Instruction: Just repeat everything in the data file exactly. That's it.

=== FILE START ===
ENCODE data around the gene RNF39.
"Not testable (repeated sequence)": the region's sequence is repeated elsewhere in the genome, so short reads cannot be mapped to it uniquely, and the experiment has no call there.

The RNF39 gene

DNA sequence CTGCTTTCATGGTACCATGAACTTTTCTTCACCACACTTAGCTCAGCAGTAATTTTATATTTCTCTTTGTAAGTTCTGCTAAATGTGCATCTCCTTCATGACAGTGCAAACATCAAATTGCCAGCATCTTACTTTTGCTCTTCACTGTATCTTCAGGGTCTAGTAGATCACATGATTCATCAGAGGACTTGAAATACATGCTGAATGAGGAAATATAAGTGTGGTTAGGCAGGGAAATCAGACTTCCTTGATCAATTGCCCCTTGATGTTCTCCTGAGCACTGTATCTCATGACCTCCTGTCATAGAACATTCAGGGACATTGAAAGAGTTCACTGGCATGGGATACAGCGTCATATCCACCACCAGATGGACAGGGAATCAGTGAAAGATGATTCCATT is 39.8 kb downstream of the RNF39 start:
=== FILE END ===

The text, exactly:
ENCODE data around the gene RNF39.
"Not testable (repeated sequence)": the region's sequence is repeated elsewhere in the genome, so short reads cannot be mapped to it uniquely, and the experiment has no call there.

The RNF39 gene

DNA sequence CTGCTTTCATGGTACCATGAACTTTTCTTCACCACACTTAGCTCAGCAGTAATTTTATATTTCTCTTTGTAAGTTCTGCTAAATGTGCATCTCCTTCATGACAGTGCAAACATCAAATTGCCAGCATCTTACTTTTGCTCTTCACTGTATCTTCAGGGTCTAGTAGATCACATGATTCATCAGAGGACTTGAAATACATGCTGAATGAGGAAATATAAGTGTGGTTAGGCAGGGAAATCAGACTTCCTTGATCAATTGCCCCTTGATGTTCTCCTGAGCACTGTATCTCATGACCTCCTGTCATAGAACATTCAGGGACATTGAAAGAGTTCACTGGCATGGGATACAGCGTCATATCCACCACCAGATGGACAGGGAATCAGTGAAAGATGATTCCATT is 39.8 kb downstream of the RNF39 start: